Some specs about the Primary Arms scope:
So overall, not a bad setup for someone looking to play around in the distance shooting realm without breaking the bank.
One of the things that can’t be overlooked on the MVP-LC is the LBA trigger. It can be adjusted from 3–7 lbs. I set mine to 3.5lbs. It is crisp, breaks incredibly clean and delivers exactly when you expect it to. Mossberg has really developed a great trigger system.
My General Review:
The build of the Mossberg MVP LC is outstanding. Fit and finish are perfect. My rifle with the scope and a full magazine weighs in at 11.4 lbs. which is pretty light considering some of the traditional stock rifles will hit closer to 14–15lbs. The barrel is heavy and floats completely free from the MDT LSS chassis. The MDT is a distinguished feature to have. It provides the high-end look of competition rifles in the wallet friendly package. I really like the fact that you can use standard Magpul magazines. I did swap out the Magpul MOE grip for an ERGO Tac Deluxe because it has a fatter swell on both side of the grip and offers me better control. The standard AR stock tube and Magpul buttstock are fine, although I might swap the buttstock out in the future for something with a little more adjustment like the LUTH AR.
As I mentioned above, the trigger system is ideal. I didn’t need to adjust it much. It breaks exactly when you think it will therefore you aren’t as prone to jerking the trigger. Recoil is slight even though the MVP LC is a lighter rifle. That is unless you’re a reporter for the New York Daily News. If that is the case, this rifle will put you straight into a coma. But enough about that little girl.
Pairing the MVP LC with the Primary Arms scope was a perfect combination once you take the 15 minutes needed to understand the ACSS HUD reticle. Primary Arms has several videos to teach you how to read and adjust your shooting style to most effectively use their scope.
The Caldwell bipod preforms adequately. Not more to be said about that.
One very nice feature is the Silencer Co Saker Trifecta muzzlebreak. You can quickly and easily match it with the Silencer Co Saker suppressor to save your ears and not piss off hunters or neighbors.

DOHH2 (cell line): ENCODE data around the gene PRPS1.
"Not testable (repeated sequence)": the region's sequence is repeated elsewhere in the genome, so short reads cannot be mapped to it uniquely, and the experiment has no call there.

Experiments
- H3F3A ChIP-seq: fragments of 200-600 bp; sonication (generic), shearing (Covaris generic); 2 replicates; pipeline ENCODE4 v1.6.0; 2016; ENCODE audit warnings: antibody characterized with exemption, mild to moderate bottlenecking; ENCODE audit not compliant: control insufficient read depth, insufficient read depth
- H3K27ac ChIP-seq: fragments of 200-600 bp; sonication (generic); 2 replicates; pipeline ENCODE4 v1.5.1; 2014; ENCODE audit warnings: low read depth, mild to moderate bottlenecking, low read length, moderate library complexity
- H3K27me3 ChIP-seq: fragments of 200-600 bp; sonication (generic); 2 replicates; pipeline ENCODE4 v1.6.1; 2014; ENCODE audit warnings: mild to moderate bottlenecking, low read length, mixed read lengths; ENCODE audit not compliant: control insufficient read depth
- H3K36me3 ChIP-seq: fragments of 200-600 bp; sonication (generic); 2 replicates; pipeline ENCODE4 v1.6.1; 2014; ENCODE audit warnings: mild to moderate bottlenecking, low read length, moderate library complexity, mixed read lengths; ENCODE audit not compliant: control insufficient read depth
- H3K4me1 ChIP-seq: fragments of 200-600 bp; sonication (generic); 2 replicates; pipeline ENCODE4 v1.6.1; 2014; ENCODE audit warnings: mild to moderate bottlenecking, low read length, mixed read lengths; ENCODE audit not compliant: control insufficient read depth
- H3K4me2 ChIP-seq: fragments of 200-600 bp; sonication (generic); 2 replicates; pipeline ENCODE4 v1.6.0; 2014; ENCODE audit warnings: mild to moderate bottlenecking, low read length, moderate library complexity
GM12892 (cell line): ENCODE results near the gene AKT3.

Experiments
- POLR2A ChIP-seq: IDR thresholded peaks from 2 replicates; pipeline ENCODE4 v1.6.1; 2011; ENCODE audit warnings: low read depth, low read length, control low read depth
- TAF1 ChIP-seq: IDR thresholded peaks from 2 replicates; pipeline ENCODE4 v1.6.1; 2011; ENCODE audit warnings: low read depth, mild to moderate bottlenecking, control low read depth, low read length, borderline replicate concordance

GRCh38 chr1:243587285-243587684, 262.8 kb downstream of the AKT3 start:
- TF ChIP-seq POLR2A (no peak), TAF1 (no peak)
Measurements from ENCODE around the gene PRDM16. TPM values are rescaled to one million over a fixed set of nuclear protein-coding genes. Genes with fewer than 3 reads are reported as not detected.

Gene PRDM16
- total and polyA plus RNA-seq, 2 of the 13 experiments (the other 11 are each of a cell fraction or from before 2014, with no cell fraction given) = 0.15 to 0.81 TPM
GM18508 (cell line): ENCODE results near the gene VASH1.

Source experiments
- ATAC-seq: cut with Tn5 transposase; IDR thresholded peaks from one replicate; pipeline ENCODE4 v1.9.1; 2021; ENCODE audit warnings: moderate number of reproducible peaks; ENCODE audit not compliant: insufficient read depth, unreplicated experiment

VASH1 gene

The MVP LC isn’t exactly what I would call comfortable to shoot while standing up. This is where the light weight of the chassis is very noticeable. For me, it didn’t have enough heft to really ever just sit there. The actual shape of the chassis probably lends to this as well. You can’t really get a great purchase on it.
However, shooting at a table or prone, or even standing while the rifle is resting on the bipod feet proves very stable and reliable.
Overall, accuracy is exceptional. I shot at 300 yards and after dialing in the Primary Arms ACSS HUD, I was satisfied with 2″ groups. If I had spent more time dialing in the scope I may have done better. When I have a chance to go to a longer range I will definitely be doing that. I would like to get to a 1000 yard range to see what, if anything I could do. I’m guessing my game runs out around 700 or 800 yards though.
The Mossberg MVP LC is an phenomenal rifle. For the budget conscious shooter, looking to get into the longer ranges, have a great looking rifle and not break the bank, this should be at the top of your list. If, as the forum shooters say about the 6.5 Creedmoor being a far superior distance round is true, I would love to see Mossberg offer that as an option or even a 300 Win Mag. For the shooter like me who is looking for an extra rifle to go to the range and shoot just to improve accuracy at distance, again you should be considering this as the option to take a very, very long look at.